“Today is one of the happiest moments of my life. And I want to thank each one of you who had a part in selecting me for one of the awards. For your kindness, it has made me very, very humble and I shall always hold it as a beacon for anything that I may be able to do in the future. I sincerely hope I shall always be a credit to my race and to the motion picture industry.”
Those are the words of the late Hattie McDaniel 80 years ago.
In 1940, she delivered them in a beautiful red carpet floral gown having just become the first Black person to receive an Academy Award. Watching her accept that famed golden statue has always been an amazing moment; not just for McDaniel, I imagine, but for all those who would follow in her path. It was an iconic night in cinema, yet it also epitomized the industry’s racism.
The ceremony was held at the Cocoanut Grove nightclub at the Ambassador Hotel, a segregated “no-Blacks” establishment in Los Angeles. The producer of the film that won McDaniel her Oscar, David O. Selznick, had to pull some strings with his contacts so the nightclub would allow her into the building. When she was at the ceremony, she could not even sit at the same table with her castmates. McDaniel was sent to a small table in a distant area of the room, where she sat with her agent, William Meiklejohn, and her escort, F.P. Yober.
And the movie Hattie McDaniel won her Oscar for? It was the 1939 film “Gone With the Wind.”
Hattie McDaniel played the role of Mammy, a stereotypical maid. More than that, the character embodied the racist caricature of the same name. In an article for the BBC, Ellen E. Jones describes the archetype as “a dark-skinned, overweight woman, wearing a headwrap and a shawl” who “is employed by a white family to care for their children and is utterly devoted to her charges.”
Mammy in “Gone With the Wind” was the cinematic embodiment of that definition. She filled the maternal role for the film’s main character, Scarlett O’Hara. She was a house slave who was both loving and seemingly content with her role in life. When I think about that film, it is the latter description of her character that disturbs me the most.
“Gone With the Wind” romanticized the cruelties of American slavery, almost treating it as if it barely existed. Underneath the intimacy of Mammy and Scarlett O’Hara’s relationship was a history of the dehumanization and trafficking of Black people.
It was for playing a character like that that led to Hattie McDaniel winning an Academy Award.
Admittedly, I have conflicting emotions about this. On one hand, I am not a fan of “Gone With the Wind” by any means. It perpetuates the Mammy stereotype and is willfully ignorant of the horrors of slavery, and I detest seeing Black women in roles where they are content with their subjugation.
Then, there is the other side — the one who watches the recording of Hattie McDaniel receiving her award and is filled with admiration. There stood a Black woman who, in spite of the discrimination she faced, received the highest form of recognition in her field. I see the palpable emotion in her words and am inspired to be brave in pursuing my dreams. Hattie McDaniel knew what she loved and who she was and refused to deny herself her calling.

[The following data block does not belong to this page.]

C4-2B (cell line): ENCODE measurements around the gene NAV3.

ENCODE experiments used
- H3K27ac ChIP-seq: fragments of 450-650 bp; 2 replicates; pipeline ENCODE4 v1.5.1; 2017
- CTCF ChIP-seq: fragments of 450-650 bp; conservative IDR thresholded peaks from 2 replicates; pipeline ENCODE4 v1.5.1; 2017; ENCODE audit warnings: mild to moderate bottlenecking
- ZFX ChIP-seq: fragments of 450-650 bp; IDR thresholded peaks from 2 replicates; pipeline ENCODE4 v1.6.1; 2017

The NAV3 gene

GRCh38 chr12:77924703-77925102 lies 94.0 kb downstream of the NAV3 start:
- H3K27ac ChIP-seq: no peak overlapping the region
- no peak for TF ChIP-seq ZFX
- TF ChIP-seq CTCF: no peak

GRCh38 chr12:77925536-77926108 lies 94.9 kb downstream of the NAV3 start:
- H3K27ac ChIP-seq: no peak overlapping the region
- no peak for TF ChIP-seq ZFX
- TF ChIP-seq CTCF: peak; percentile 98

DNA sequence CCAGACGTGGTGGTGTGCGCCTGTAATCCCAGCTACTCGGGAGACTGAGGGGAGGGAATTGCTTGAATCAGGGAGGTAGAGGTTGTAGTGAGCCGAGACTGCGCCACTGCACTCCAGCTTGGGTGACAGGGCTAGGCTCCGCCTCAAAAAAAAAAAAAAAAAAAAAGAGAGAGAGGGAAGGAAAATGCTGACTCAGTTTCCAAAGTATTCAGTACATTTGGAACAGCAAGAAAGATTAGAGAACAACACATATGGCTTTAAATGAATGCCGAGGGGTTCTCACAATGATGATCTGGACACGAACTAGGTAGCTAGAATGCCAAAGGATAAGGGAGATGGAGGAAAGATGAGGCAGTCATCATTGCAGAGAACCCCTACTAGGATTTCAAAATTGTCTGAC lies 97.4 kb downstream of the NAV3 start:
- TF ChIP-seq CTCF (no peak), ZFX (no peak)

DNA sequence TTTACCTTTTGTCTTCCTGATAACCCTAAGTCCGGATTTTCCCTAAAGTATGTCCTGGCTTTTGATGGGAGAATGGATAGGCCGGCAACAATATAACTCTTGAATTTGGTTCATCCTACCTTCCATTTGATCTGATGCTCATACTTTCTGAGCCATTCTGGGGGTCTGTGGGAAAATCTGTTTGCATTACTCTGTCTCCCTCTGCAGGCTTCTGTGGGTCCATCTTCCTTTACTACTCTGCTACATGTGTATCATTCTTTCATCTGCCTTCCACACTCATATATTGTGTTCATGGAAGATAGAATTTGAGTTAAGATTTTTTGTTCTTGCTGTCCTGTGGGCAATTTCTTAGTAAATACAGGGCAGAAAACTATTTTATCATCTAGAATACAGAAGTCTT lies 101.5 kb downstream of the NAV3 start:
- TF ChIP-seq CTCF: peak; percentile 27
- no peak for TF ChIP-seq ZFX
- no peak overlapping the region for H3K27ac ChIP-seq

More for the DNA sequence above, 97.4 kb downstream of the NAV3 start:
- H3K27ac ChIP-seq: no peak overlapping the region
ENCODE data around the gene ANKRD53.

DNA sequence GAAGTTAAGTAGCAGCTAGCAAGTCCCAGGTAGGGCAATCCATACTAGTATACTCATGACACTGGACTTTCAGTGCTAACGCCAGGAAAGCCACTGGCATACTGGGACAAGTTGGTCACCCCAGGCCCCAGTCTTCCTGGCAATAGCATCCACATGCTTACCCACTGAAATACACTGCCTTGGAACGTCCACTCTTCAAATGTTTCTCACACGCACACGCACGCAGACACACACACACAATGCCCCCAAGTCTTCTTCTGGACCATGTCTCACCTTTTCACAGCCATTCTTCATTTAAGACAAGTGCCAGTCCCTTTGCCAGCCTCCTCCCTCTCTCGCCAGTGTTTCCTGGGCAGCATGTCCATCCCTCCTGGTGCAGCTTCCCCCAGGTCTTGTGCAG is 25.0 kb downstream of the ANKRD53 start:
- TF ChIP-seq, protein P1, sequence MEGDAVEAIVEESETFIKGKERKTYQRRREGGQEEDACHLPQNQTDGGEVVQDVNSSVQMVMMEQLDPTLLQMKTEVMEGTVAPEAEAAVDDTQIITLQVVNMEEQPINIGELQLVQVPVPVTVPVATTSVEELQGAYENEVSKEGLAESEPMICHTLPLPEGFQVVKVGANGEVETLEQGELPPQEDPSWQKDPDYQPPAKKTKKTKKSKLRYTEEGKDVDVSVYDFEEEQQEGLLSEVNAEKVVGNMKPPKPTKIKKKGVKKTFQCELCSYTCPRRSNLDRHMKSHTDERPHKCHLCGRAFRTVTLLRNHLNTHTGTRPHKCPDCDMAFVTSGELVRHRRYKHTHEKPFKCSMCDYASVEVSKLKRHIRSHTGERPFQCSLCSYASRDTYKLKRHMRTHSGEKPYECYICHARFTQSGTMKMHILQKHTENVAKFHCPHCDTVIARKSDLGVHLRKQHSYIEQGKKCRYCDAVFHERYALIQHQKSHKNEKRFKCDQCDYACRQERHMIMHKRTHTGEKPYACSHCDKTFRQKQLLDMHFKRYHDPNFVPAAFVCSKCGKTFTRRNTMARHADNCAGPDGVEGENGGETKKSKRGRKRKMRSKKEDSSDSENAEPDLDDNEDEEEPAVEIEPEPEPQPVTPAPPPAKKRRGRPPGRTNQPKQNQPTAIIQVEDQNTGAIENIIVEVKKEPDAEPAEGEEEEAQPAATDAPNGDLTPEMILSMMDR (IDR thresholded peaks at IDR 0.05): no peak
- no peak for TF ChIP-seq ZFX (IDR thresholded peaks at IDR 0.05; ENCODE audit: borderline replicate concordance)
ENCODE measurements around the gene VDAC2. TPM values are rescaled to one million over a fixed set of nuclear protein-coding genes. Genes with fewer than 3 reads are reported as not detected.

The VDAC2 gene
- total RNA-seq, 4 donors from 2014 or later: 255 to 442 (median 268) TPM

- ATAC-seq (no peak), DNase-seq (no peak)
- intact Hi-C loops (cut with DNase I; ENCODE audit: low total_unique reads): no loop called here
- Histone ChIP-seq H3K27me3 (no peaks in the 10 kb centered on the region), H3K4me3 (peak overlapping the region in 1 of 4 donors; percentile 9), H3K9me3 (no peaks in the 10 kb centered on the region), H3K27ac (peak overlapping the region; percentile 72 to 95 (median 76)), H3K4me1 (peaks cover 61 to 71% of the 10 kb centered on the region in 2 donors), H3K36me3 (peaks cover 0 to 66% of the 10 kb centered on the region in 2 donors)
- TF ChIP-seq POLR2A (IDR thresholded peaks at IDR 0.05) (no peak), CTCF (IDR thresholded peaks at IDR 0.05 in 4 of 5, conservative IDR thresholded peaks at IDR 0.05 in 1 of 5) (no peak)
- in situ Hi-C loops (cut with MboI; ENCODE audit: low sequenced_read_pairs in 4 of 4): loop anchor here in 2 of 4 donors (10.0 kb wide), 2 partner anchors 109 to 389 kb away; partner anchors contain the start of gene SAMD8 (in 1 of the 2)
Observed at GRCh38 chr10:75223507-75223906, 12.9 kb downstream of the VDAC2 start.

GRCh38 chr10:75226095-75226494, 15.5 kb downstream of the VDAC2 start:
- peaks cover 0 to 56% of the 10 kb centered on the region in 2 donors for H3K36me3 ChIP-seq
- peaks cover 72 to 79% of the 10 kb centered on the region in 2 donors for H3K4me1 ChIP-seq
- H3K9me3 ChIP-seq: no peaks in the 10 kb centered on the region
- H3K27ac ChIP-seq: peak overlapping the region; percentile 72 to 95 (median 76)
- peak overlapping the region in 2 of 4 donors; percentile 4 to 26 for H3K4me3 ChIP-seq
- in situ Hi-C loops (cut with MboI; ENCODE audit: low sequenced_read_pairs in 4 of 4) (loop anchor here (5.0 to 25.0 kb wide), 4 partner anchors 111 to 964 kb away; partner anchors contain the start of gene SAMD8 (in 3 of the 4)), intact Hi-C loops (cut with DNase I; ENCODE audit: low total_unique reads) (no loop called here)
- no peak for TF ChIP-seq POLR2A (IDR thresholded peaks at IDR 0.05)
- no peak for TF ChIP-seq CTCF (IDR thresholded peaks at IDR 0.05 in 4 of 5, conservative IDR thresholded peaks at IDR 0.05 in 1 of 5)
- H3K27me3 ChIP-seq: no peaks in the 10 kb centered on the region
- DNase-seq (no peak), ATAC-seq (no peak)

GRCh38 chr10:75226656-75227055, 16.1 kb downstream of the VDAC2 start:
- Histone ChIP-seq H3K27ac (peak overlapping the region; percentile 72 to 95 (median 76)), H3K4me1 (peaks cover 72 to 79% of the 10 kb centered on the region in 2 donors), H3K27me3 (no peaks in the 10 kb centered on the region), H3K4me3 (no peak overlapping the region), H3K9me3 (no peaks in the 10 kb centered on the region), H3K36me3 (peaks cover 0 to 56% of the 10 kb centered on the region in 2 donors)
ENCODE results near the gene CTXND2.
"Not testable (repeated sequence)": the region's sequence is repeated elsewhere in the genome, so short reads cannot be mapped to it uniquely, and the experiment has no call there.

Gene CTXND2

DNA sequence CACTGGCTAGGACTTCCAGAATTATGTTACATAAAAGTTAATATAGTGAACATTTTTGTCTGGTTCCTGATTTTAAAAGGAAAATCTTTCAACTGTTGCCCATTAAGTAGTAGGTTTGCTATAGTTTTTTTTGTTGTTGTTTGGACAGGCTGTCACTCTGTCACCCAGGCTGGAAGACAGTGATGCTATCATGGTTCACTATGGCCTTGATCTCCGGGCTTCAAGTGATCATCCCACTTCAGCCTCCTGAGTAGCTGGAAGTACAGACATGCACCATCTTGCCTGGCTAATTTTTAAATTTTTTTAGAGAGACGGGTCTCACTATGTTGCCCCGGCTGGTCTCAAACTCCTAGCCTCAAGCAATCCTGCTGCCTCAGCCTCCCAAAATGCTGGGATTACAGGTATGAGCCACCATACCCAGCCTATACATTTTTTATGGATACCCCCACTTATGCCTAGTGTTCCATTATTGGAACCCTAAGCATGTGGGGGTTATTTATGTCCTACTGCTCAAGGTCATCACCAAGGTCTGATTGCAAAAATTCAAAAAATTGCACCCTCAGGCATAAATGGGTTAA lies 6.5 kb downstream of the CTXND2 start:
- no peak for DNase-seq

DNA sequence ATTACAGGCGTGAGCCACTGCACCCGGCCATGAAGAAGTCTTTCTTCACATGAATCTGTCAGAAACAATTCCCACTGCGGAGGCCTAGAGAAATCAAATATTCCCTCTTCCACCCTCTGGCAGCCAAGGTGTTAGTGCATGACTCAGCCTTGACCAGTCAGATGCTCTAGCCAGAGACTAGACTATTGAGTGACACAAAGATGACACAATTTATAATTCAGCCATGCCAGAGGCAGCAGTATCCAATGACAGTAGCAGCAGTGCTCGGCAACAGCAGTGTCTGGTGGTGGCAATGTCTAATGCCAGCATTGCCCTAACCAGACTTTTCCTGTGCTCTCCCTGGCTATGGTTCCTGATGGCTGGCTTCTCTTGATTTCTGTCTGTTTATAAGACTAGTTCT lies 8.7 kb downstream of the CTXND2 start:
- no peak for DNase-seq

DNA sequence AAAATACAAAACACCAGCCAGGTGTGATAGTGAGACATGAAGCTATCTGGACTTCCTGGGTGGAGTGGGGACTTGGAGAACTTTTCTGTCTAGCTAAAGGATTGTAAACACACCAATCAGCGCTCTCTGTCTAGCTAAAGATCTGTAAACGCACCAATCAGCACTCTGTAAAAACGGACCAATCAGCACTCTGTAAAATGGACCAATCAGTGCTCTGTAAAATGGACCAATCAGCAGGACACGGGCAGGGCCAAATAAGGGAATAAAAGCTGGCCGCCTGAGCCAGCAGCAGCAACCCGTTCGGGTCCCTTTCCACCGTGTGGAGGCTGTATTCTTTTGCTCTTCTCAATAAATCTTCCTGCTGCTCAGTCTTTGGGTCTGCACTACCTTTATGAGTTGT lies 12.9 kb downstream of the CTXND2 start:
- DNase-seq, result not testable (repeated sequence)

I’m not sure if I will ever arrive at a resolution of my feelings. I’m constantly in a flux of pride for McDaniel and anger at “Gone With the Wind.”
Whenever I think about the film, I know that Hattie McDaniel deserved roles more worthy of her talent. When I think about her career, I also know that she deserved to be treated with more respect than she ever received.
Hattie McDaniel’s parents were slaves, and their family often struggled. Alongside her siblings, she held shows in Denver for their community. With her father and her brothers, she traveled as a part of the act called Henry McDaniel and Sons. Before she landed “Gone With the Wind,” she recorded blues music in Chicago and played various small parts in the early 1930s.
At a time when Black women were often relegated to domestic work, pursuing her passions in a predominantly white industry must have required enormous amounts of courage and determination.
The fact that the first Academy Award given to a Black person was for playing a character that perpetuated racist caricatures does not escape me. Every part of me wishes that Hattie McDaniel did not have to be put into roles like that. She was in an industry that did not see her humanity nor her talent. It saw her as Mammy, not an artist.
“I’d rather play a maid than be a maid,” is what she would always say about the matter.
That resigned acceptance of her place in the film industry is disheartening, but it was the reality she faced. After her 1940 win, Selznick put her on a live tour as Mammy, which did not bring many audiences. Eventually, she was bought out of her contract with Warner Bros. altogether.
McDaniel’s position in Hollywood even faced opposition from her community and the NAACP. The head of the organization, Walter Francis White, repeatedly worked to dismantle the type of roles that Hattie McDaniel was offered.
Using his connections in the industry, White tried to pressure Hollywood to give Black people more roles that displayed their humanity. I understand his intentions and frustrations, but to McDaniel, her biographers said that she felt White was “trying to grab the bread right out of her mouth.”
In her death, Hattie McDaniel left Howard University her Oscar, which went missing and was deemed to have no value. She was not even allowed to be buried in the place of her choice, Hollywood Cemetery, because of her race. She deserved to be memorialized far better than that.
Hattie McDaniel’s role in cinema was a complicated one. Hollywood confined her to roles of domestic workers and caricatures. In a world where the industry she worked in appreciated her talent and saw her humanity, who knows what more she could have given.